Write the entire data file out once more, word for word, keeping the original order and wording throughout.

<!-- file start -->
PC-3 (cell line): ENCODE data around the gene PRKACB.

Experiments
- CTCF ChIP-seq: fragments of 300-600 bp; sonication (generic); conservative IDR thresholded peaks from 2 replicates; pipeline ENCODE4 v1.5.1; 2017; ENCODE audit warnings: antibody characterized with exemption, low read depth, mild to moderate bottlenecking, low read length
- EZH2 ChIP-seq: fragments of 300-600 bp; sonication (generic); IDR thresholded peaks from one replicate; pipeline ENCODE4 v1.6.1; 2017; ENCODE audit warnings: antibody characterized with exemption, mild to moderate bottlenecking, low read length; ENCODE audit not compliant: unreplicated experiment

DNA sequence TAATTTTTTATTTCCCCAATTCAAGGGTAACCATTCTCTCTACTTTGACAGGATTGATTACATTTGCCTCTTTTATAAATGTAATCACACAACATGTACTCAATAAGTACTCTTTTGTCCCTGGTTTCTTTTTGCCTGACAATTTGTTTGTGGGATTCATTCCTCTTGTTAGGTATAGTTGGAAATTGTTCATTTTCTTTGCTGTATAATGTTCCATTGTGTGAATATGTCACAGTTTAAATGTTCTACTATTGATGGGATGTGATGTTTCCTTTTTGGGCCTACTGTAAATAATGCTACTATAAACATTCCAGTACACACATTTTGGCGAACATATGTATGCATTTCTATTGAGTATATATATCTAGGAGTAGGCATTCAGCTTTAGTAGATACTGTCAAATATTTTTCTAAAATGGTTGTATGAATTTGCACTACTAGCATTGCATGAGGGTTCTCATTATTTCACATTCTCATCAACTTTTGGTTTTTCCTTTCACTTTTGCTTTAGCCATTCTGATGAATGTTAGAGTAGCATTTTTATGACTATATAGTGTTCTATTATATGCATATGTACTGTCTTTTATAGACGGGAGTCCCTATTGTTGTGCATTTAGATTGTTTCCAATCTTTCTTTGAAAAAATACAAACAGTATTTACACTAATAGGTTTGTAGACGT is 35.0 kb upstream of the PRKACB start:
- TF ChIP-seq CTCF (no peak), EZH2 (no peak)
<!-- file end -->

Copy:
PC-3 (cell line): ENCODE data around the gene PRKACB.

Experiments
- CTCF ChIP-seq: fragments of 300-600 bp; sonication (generic); conservative IDR thresholded peaks from 2 replicates; pipeline ENCODE4 v1.5.1; 2017; ENCODE audit warnings: antibody characterized with exemption, low read depth, mild to moderate bottlenecking, low read length
- EZH2 ChIP-seq: fragments of 300-600 bp; sonication (generic); IDR thresholded peaks from one replicate; pipeline ENCODE4 v1.6.1; 2017; ENCODE audit warnings: antibody characterized with exemption, mild to moderate bottlenecking, low read length; ENCODE audit not compliant: unreplicated experiment

DNA sequence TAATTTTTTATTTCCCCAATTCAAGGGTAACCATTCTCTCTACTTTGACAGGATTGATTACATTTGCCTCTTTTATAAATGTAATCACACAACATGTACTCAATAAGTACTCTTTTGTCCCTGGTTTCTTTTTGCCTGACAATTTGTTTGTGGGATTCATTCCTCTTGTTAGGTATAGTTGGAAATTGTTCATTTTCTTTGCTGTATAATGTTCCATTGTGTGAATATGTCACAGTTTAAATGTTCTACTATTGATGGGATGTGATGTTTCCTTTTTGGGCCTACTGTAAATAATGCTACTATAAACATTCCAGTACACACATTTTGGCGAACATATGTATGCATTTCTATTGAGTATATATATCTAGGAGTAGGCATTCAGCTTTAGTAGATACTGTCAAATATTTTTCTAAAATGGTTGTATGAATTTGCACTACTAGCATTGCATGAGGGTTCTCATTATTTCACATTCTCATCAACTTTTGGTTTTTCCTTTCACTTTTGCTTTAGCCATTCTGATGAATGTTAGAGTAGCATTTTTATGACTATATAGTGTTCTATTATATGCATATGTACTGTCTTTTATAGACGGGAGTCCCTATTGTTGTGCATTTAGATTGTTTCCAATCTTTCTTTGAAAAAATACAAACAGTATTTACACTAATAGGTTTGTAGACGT is 35.0 kb upstream of the PRKACB start:
- TF ChIP-seq CTCF (no peak), EZH2 (no peak)